Saturday, February 28, 2009

Daring Baker's Chocolate Valentino


For the Daring Baker's challenge this month we made Chocolate Valentinos.  This is the perfect thing to make for this month since it's the month of Valentine's, and we know that Valentine's means chocolate.  This Valentino is the one of the ultimate chocolate desserts.  One of the best things about this dessert is that it can be adjusted to individual tastes by using different kinds of chocolate.  The taste of the chocolate used really shines through.

The February 2009 challenge is hosted by Wendy of WMPE's blog and Dharm of Dad ~ Baker & Chef.
We have chosen a Chocolate Valentino cake by Chef Wan; a Vanilla Ice Cream recipe from Dharm and a Vanilla Ice Cream recipe from Wendy as the challenge.

February’s challenge is a Flourless Chocolate Cake, Chocolate Valentino, inspired by Malaysia’s “most flamboyant food ambassador”, Chef Wan. Recipe comes from Sweet Treats by Chef Wan


Chocolate Valentino
Preparation Time:  20 minutes
16 ounces (1 pound) (454 grams) of semisweet chocolate, roughly chopped
½ cup (1 stick) plus 2 tablespoons (146 grams total) of unsalted butter
5 large eggs separated


1. Put chocolate and butter in a heatproof bowl and set over a pan of simmering water (the bottom of the bowl should not touch the water) and melt, stirring often.
2. While your chocolate butter mixture is cooling. Butter your pan and line with a parchment circle then butter the parchment.
3. Separate the egg yolks from the egg whites and put into two medium/large bowls.
4. Whip the egg whites in a medium/large grease free bowl until stiff peaks are formed (do not over-whip or the cake will be dry).
5. With the same beater beat the egg yolks together.
6. Add the egg yolks to the cooled chocolate.
7. Fold in 1/3 of the egg whites into the chocolate mixture and follow with remaining 2/3rds. Fold until no white remains without deflating the batter. {link of folding demonstration}
8. Pour batter into prepared pan, the batter should fill the pan 3/4 of the way full, and bake at 375F/190C
9. Bake for 25 minutes until an instant read thermometer reads 140F/60C.
Note – If you do not have an instant read thermometer, the top of the cake will look similar to a brownie and a cake tester will appear wet.
10. Cool cake on a rack for 10 minutes then unmold.


This cake is usually served with fresh whipped cream as a topper.  In this challenge we were given the option to make homemade icecream to pair with it or we could use the whipped cream option if we preferred.  I chose to do the whipped cream to pair with this.  I haven't broken my ice cream maker out yet and so I went with the safer option:).
DB Valentino

Thursday, February 5, 2009

It's World Nutella Day! Nutella Rolls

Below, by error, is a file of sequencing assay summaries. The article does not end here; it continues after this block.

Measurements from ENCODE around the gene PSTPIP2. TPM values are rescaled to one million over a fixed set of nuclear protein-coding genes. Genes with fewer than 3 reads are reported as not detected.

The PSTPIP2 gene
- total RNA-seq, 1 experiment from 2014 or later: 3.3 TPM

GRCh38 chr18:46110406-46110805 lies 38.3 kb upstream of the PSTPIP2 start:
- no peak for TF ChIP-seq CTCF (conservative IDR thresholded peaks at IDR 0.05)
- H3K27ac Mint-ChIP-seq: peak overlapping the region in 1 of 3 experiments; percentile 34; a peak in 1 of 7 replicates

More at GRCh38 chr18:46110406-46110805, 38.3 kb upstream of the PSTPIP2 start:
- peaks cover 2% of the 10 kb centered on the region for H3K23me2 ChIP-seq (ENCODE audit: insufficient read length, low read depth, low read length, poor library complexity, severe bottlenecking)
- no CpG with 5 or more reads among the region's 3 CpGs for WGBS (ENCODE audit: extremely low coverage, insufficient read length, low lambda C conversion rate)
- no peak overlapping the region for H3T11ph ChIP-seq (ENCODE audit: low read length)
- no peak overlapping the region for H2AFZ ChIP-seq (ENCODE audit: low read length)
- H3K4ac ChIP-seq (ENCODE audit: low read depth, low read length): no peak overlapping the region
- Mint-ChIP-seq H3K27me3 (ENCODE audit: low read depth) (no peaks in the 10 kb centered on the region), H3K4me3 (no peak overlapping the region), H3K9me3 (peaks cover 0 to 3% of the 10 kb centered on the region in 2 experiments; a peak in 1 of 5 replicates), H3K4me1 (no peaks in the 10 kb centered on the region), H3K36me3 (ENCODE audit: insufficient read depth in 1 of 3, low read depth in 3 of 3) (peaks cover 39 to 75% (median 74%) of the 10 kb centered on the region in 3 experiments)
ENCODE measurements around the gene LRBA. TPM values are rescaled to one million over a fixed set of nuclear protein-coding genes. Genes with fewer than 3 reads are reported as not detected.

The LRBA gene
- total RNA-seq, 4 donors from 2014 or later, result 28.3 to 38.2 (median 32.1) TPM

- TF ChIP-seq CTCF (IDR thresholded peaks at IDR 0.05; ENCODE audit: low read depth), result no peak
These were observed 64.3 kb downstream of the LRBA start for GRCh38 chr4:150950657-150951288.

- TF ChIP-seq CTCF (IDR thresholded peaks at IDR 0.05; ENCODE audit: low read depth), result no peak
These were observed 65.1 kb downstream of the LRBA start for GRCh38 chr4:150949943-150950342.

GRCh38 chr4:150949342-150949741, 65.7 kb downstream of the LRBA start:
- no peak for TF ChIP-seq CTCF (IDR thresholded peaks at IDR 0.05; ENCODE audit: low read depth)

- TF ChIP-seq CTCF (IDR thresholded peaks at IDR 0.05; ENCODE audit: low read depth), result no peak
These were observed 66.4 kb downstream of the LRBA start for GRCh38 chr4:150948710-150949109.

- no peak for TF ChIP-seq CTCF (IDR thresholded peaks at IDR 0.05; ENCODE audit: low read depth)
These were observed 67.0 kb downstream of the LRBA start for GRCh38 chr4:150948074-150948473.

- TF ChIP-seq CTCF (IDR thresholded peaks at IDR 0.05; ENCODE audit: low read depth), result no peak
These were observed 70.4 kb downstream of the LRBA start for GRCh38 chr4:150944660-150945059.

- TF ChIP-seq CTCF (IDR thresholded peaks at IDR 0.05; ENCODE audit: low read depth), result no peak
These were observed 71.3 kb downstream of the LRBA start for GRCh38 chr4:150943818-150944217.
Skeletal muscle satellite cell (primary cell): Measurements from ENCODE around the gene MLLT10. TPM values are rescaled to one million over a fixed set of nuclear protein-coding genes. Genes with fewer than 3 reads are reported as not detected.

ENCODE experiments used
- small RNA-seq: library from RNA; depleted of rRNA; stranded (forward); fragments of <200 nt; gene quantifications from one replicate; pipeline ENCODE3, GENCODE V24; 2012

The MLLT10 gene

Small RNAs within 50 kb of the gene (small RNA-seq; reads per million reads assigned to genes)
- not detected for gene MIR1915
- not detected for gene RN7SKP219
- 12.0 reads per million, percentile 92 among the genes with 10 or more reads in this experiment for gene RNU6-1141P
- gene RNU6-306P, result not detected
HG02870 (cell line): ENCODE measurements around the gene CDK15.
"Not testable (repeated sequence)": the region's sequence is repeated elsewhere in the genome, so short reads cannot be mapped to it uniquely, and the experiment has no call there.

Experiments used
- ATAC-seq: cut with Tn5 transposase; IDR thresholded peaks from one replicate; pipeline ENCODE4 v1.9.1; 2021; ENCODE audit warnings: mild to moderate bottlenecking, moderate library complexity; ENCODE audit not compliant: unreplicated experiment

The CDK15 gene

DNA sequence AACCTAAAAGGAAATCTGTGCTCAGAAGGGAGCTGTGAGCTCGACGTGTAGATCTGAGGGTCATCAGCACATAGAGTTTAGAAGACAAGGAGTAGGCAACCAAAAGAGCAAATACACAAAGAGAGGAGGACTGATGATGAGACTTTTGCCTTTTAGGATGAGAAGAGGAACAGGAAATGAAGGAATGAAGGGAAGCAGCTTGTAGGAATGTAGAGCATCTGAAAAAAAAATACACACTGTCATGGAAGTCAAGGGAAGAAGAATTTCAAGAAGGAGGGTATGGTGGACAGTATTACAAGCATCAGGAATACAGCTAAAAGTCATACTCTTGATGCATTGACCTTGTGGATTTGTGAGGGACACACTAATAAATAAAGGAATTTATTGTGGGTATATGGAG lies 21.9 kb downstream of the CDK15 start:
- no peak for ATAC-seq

That's right, Nutella has it's own special day and there's a website just for the occasion just click here to visit it.  Sara of   Ms Adventures in Italyand Michelle from Bleeding Espressothought that Nutella was so incredible that it deserved it's own special day.  Why not give Nutella it's own day of honor; this creamy chocolate spread tastes so good and can be enjoyed in a multitude of ways.

Anyone who wanted to  "honor" Nutella on World Nutella Daywas encouraged to make something using Nutella.  It didn't necessarily have to be a special or original recipe, it could be something as simple as spreading Nutella on a piece of bread and enjoying it.  It's so easy to find something to pair with Nutella!

For those of you who aren't familiar with Nutella, here's some background:
"Nutella®, in its original form, was first created in the 1940s by Mr. Pietro Ferrero, a pastry maker and founder of the Ferrero company. At the time, cocoa was in short supply because of rationing due to World War II, so chocolate was very limited.

So Mr. Ferrero used hazelnuts, which are plentiful in the Piedmontregion of Italy (northwest), to extend the chocolate supply.  The original version of Nutella spread was called "pasta gianduja," pasta which means paste, and "gianduja" which is the name of a carnival character famous to the region, a character that can be found in the first advertisements for the product.  This original form of Nutella was actually made in loaves and wrapped in tinfoil, so it could be sliced and placed on bread for mothers to make sandwiches for their children.  But many children, as you could imagine, would throw away the bread and only eat the pasta gianduja!  So Mr. ferrero altered the product into a paste that came in a jar, so the paste could be spread on the bread.  This then became known as "supercreama gianduja," because it was a spread-able version of the gianduja.  "Supercreama gianduja" was eventually renamed "Nutella" in 1964, with the origin of the word being "nut" and the "ella" giving it a soft ending.  

The early version of Nutella spread was received very well once introduced, since it was a much more inexpensive way for people to enjoy something that tasted so good...a kilo of chocolate at the time was 6 times the cost of a kilo of pasta gianduja.  So Nutella was a product that everyone could, and did, enjoy.  The product became so popular that Italian food stores started a service called "The Smearing".  Children could go to their local food store with a slice of bread for a "smear" of "supercrema gianduja."